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April 30, 2019 Kristen Godel

First-Time Home Buyer with No Down Payment

Being a first-time home buyer has many challenges in todays mortgage environment. In recent years, the Introduction of the mortgage “stress test” has but an added strain on the purchasing power of most first-time home buyers. In addition to this, most home buyers find it more and more difficult to come up with the minimum 5% down payment which is required for mortgage financing.

We often get calls from clients that say that their credit is excellent, and that they have tenured jobs accompanied by decent incomes. However, due to various reasons, they find it difficult to accumulate the necessary savings to apply the minimum down payment towards their purchase.

This is more common among first time home buyers then one may think, but there are a few ways we can look at approaching this problem.

  • Firstly, most lenders allow down payments to be gifted by a family member. This means that if you are fortunate enough to have members of your family “gift” you the necessary funds for your down payment, then this may be one way to solve your problem.
  • Although typically frowned upon, funds can be borrowed from other sources, but they are required to be included in the debt servicing ratios to ensure that you are able to support the mortgage payments as well the loan from which the down payment was borrowed. If the home buyer is a strong applicant from and income & credit standpoint, this may be an alternative way to source the down payment.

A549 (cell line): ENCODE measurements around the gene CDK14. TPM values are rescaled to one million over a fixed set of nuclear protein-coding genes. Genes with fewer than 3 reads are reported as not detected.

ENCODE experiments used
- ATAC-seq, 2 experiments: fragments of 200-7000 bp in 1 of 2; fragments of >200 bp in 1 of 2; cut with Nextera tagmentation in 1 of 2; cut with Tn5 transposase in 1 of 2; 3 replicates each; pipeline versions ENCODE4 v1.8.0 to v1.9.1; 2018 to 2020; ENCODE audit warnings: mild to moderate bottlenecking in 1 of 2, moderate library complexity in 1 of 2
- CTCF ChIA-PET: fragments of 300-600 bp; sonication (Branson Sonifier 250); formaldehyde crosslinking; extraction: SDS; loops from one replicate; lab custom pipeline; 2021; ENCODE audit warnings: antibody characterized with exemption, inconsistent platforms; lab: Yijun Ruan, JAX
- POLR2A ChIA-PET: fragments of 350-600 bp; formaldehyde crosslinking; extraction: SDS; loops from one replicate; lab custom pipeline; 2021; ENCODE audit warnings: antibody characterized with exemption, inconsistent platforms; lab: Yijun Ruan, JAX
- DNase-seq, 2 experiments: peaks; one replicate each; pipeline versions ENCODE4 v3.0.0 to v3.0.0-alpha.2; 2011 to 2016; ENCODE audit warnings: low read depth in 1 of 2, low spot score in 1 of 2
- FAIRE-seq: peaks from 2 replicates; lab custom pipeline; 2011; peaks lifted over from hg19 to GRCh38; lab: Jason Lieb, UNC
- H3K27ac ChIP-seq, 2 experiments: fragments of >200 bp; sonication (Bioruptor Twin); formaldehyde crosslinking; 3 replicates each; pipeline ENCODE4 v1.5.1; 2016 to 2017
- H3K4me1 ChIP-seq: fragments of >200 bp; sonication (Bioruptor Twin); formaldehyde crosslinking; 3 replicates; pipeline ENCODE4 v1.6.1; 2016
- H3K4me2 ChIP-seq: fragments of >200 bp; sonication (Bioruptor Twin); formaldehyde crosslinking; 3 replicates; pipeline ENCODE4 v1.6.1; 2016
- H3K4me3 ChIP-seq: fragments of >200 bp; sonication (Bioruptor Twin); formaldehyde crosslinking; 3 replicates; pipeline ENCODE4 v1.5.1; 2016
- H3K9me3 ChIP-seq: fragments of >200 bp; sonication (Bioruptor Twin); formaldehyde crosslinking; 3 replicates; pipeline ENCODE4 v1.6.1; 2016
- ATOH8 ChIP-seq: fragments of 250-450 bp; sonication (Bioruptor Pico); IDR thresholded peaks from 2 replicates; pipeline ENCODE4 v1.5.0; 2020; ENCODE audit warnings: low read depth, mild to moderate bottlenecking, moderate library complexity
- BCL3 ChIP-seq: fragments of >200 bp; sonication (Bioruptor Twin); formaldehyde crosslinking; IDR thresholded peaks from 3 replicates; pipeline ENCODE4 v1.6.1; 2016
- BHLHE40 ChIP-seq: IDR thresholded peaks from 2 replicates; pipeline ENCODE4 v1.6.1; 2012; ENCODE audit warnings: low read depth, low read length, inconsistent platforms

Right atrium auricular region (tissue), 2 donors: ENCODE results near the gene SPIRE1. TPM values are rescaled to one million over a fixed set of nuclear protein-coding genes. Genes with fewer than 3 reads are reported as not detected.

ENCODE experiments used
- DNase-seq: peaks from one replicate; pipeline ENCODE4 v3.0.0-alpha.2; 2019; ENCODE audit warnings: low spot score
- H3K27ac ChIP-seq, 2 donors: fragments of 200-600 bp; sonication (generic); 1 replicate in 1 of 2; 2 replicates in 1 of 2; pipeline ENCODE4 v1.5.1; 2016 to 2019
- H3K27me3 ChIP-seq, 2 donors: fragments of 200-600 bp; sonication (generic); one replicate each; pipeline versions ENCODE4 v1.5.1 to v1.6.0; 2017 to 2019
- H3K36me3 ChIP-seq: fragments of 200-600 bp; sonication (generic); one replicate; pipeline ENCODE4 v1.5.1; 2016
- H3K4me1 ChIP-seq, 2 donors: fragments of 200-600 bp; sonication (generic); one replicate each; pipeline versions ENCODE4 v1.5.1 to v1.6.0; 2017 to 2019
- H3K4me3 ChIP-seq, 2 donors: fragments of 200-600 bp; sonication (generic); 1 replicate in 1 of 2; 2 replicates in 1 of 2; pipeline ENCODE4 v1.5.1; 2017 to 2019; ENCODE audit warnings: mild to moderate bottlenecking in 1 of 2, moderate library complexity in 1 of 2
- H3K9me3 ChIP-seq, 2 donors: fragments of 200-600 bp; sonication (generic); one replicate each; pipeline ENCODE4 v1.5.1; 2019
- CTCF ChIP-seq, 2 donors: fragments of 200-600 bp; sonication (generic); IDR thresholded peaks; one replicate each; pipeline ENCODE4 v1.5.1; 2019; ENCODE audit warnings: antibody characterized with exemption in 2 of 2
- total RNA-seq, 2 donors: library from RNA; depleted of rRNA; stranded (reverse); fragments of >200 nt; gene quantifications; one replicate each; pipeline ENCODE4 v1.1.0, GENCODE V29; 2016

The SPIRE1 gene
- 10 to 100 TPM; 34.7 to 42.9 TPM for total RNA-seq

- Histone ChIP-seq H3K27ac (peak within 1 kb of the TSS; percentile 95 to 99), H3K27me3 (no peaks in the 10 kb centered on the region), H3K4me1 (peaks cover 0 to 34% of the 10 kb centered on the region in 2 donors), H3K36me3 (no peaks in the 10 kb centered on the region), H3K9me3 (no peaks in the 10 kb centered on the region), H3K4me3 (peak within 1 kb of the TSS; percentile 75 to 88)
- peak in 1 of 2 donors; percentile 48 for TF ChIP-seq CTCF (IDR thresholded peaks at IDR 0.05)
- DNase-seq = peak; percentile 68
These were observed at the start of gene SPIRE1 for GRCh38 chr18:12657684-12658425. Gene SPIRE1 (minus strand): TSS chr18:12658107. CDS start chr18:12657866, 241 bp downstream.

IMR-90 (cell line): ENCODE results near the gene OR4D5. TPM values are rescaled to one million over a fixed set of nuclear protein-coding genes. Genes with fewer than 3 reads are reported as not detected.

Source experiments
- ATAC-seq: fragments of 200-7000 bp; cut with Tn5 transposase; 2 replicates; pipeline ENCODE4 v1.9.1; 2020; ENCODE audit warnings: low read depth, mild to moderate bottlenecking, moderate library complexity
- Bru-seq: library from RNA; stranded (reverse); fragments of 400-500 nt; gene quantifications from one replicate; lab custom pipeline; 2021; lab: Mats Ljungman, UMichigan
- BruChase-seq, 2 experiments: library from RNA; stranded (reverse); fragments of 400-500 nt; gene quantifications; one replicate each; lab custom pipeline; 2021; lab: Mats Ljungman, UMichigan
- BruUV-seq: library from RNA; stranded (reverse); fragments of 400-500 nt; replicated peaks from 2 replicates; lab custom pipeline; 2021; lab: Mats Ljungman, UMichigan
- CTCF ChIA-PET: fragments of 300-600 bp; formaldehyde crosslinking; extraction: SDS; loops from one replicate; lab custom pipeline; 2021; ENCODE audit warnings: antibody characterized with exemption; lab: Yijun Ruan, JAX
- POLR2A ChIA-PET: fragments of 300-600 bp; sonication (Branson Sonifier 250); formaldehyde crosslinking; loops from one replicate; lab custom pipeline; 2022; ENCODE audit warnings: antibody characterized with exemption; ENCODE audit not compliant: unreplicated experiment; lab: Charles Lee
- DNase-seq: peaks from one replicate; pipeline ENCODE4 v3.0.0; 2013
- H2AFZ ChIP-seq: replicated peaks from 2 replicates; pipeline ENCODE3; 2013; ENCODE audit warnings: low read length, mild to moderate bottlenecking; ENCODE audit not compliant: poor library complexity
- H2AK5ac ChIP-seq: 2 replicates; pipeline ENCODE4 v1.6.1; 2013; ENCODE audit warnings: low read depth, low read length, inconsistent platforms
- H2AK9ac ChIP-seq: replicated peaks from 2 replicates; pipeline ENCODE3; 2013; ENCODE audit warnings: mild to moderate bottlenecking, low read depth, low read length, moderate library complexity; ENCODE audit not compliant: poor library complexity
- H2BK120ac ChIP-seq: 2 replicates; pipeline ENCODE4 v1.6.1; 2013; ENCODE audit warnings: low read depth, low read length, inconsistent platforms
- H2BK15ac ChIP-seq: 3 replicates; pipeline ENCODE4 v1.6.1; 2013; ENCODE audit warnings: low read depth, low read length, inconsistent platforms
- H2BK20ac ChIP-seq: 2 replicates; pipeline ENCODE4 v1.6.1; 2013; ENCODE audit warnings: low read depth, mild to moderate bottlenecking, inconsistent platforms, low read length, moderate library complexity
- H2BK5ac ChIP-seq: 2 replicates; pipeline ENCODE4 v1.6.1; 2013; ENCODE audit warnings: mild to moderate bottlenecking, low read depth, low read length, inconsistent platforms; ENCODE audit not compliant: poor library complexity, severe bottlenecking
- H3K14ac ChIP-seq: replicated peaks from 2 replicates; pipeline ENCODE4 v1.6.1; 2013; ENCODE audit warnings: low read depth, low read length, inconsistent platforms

• Lastly, and sometimes the most feasible way to source a down payment is through one’s RRSP. Since there is a home-buyers plan that allows you to take up to $25,000 from your existing RRSP to use toward your down payment without any penalties, this is an excellent way to leverage an existing source of funds. As a sole applicant, this would allow a purchase of up to $500,000 based on $25,000 down payment (5%). If there are multiple first-time home buyers then each one of these applicants can tap into their RRSP in the same way, allowing an addition $25,000 each time.

Having said that, sometimes it may be the case that you do not have enough funds in your RRSP to represent the 5% that is needed for the down payment. In cases like this, it may be worth considering applying for an RRSP loan, which is a loan designed to top-up your RRSP. Then, once the funds have been in your RRSP for at least 90 Days, they can be used under the home buyers plan. Similar to the solution of borrowing funds, the only caveat to going through this route is that the payment obligations to the RRSP loan would need to be included in your debt servicing ratios.

At CMS, we often try to figure out solutions based on the individual circumstances of our clients. Since you may not cleanly fit in one situation or the other…it’s best to discuss your situation one on one so we can determine how best to help you with your purchase. Give us a call today! 905.455.5005